Sunday, January 6, 2013

Interview with Leader of Socialist Party of Bangladesh


Workers World conducted the following interview with Khalequzzaman, the general secretary of the revolutionary Socialist Party of Bangladesh (, regarding the fire in a textile factory that took the lives of 124 workers, mostly women, last Nov. 24. The factory had produced clothing for Walmart and other major international retailers.

WW: What is the relationship between the big textile manufacturers and retailers in the imperialist countries (Walmart, Carrefour, etc.) and the sweatshop owners in Bangladesh?

Kh: Taking advantage of competition among the garment exporting countries, the transnational textile manufacturers and retailers always want to buy products at the possible cheapest price. But when they sell those with their brand name to the consumers, they sell at a high price. The rate at retail outlets in the USA is often three to four times higher than the export price.

The factory owners of Bangladesh try to reduce the production cost as much as possible in order to increase export. As a result, the workers of Bangladesh become the worst victims to the owners’ greed for profit. Since the ready-made garments sector is a labor-intensive industry, the factory owners aim at limiting the wage as much as possible.

Driven by the motive of maximizing profit, the owners become so greedy that they are not interested in investing in ensuring the minimum safety measures in the working place. The laws in Bangladesh regarding this issue are weak, but the owners do not conform to even those weak laws.
This is the reason why the number of accidents and fires is increasing in the ready-made garments sector of Bangladesh and the death toll of workers is rising in such cases. Those accidents are happening from ignoring the safety measures and law guaranteeing a safe working environment.
The prime objective of the big imperialist corporations and the Bangladeshi owners is to exploit cheap labor. This common interest has made relations between them sweet.

WW: What is the relationship of the big corporations and the factory owners with the government in Dhaka?

Kh: The government of Bangladesh is doing its best to protect the owners’ ability to exploit the workers, whether the owners are Bangladeshi or foreign. The government bows down to unfair demands from the owners, who plead that these demands will increase export revenue. It deprives the workers, preventing them from exercising their legal, democratic and trade union rights.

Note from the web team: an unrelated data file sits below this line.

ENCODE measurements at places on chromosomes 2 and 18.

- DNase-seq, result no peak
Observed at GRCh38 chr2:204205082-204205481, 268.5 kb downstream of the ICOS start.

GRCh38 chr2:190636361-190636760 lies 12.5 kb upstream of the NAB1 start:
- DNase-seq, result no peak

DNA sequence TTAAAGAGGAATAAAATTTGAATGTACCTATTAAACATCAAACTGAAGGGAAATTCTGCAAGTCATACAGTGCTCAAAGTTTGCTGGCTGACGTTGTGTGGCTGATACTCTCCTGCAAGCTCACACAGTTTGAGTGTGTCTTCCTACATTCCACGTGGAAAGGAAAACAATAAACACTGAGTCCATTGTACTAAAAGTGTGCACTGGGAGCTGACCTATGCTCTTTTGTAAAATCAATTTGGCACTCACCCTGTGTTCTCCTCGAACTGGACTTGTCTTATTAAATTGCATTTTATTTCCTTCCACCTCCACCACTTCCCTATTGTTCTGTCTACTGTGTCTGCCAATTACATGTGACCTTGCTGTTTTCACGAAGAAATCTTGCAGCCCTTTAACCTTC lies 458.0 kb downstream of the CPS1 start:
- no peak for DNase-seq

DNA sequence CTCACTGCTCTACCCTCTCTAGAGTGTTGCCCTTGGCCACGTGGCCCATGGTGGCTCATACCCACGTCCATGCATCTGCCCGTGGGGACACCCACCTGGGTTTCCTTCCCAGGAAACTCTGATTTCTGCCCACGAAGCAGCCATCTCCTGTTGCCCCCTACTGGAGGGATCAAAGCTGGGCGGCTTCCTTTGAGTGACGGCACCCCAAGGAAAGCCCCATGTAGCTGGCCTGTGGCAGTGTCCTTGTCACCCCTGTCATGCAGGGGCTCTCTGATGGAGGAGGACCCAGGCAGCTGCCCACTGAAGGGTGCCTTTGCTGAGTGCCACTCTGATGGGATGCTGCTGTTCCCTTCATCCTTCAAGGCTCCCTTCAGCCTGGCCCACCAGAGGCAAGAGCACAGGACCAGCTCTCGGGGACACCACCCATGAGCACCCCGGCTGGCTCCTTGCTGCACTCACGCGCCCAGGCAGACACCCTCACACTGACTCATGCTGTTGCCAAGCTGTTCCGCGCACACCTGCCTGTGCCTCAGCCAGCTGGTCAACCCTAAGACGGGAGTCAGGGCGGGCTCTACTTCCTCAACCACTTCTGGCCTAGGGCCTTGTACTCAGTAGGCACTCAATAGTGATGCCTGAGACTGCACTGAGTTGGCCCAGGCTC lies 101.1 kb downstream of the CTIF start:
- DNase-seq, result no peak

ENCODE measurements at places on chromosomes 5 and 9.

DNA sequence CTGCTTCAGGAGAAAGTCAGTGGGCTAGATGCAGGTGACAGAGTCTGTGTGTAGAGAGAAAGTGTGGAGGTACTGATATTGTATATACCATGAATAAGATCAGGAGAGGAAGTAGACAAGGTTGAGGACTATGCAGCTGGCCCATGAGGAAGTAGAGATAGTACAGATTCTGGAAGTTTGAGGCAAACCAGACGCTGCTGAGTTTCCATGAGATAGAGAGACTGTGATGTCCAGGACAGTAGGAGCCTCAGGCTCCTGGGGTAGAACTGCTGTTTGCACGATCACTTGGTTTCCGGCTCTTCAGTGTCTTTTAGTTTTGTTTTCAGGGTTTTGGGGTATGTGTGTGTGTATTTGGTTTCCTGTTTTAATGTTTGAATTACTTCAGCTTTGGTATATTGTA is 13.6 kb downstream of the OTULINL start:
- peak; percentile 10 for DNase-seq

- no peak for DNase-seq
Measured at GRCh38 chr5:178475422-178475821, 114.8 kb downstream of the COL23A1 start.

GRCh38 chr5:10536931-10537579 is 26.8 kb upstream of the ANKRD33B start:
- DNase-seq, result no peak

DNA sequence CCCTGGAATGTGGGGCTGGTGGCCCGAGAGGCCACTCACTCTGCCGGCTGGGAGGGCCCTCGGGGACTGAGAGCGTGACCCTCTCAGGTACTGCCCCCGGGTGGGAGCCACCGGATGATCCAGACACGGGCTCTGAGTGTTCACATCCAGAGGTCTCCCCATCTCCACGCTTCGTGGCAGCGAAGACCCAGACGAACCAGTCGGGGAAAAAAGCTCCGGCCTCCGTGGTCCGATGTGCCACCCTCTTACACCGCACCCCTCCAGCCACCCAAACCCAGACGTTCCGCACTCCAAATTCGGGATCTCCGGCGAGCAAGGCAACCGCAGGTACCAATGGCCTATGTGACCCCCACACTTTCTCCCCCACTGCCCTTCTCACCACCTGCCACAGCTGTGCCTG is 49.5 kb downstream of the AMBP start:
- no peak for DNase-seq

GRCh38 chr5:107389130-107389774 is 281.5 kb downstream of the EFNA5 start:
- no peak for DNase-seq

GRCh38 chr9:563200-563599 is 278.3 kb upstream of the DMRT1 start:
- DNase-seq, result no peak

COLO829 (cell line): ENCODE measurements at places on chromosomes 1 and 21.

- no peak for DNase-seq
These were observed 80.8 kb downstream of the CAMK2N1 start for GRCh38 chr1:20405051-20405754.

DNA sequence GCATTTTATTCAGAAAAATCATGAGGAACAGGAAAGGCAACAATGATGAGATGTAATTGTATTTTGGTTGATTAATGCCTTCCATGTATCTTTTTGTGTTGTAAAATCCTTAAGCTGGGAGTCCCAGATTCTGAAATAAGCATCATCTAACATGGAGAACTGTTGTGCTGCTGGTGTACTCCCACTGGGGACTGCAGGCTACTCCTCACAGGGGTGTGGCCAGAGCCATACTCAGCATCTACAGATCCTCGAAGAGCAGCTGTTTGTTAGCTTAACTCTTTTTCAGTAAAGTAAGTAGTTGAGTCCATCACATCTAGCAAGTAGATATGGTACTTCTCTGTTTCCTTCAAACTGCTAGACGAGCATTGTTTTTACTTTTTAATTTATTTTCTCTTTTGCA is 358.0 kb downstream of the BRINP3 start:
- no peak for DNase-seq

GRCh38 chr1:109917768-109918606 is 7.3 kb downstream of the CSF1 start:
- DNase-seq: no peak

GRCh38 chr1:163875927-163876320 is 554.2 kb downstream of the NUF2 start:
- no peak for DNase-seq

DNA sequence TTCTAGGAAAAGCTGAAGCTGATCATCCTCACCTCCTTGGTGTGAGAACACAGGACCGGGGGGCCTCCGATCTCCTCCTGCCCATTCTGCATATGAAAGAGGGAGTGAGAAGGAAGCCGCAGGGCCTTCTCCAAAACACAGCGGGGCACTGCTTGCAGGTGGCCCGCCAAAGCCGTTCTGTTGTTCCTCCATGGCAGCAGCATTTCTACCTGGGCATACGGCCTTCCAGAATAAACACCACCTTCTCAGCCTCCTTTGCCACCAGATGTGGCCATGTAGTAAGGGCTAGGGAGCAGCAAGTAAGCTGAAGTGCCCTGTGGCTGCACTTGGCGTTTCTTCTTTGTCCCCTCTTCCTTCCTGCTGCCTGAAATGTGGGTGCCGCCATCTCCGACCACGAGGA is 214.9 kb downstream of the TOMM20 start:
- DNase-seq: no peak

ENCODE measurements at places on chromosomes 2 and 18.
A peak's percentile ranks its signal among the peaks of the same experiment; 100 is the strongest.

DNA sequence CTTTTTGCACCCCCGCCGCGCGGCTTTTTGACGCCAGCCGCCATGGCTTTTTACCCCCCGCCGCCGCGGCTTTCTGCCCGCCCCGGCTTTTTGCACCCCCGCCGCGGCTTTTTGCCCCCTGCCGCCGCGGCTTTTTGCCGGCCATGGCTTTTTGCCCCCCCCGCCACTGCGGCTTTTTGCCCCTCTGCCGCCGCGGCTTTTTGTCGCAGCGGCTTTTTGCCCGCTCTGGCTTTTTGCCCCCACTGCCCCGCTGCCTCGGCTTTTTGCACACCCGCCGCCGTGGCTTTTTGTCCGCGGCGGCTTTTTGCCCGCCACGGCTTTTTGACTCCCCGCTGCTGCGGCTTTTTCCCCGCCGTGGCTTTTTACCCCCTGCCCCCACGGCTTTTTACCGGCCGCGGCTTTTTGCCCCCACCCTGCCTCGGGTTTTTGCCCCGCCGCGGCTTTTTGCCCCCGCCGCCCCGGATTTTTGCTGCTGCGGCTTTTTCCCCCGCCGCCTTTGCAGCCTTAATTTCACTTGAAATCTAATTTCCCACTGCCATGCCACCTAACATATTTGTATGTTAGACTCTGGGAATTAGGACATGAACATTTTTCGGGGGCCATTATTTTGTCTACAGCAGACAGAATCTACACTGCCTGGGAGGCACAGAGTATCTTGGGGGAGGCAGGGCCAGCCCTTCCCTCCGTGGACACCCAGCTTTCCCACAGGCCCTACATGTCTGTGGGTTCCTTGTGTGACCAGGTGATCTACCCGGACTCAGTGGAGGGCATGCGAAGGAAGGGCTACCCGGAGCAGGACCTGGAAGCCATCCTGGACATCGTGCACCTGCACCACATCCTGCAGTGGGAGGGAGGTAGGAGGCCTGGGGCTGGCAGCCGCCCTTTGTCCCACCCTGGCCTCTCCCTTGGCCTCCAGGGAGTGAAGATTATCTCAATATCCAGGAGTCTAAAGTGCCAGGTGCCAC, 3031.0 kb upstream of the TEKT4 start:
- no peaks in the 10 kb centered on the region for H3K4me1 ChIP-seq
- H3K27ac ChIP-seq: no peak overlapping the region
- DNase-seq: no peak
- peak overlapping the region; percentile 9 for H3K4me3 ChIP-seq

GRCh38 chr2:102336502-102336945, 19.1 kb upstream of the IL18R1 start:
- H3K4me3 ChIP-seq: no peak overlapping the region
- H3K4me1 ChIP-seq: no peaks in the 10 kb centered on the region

In addition to these, the U.S. government is collecting 30 to 40 percent tariffs on Bangladeshi garments exported to the U.S. This is another argument that the Bangladesh owners and the government put forth in order to deny the demand for better wages.

WW: How are the workers and their communities organizing in response to the tragedy of Nov. 24?

Kh: Workers continued their protest for four days at the Savar-Ashulia industrial area after Nov. 24 when 124 workers were killed in a garment fire in that area. Labor groups organized demonstrations across the country. They demand that the factory owner be punished and [for] appropriate compensation, treatment of the injured [and] rehabilitation of workers [from] the BGMEA [Bangladesh Garment Manufacturers and Exporters Association] and government. But due to the absence of trade union rights, the workers could not continue their protest.

WW: What is the Socialist Party doing in reaction to this latest crisis?

Kh: The Socialist Party of Bangladesh and its workers’ wing, “Socialist Workers’ Front,” protested the recent workers killing. The Socialist Party general secretary and the Communist Party president visited the spot and they led large rallies.

The Socialist Workers’ Front organized marches, demonstrations and they termed the incident as killings, so the owner should be punished. The government authority responsible for inspection of the factory safety system also should be punished.

A general strike was called on Dec. 18 across the country by the left parties. The strikers’ demands included the demand to arrest the factory owner and to ensure workers’ safety. Garment workers participated in the strike in most of the places.

WW: Is there any message to workers in the United States that you would like to send or that the textile workers there would want to send? How can we help?

Kh: We appeal to workers in the United States and all around the world to stand beside workers of the Bangladesh ready-made garment sector. They work under the world’s lowest wages, most inhumane working environment and at high risk of death. The working people of Bangladesh are fighting to get their rights. We expect that supporting these struggling workers is the moral responsibility of the workers all around the world.

No comments: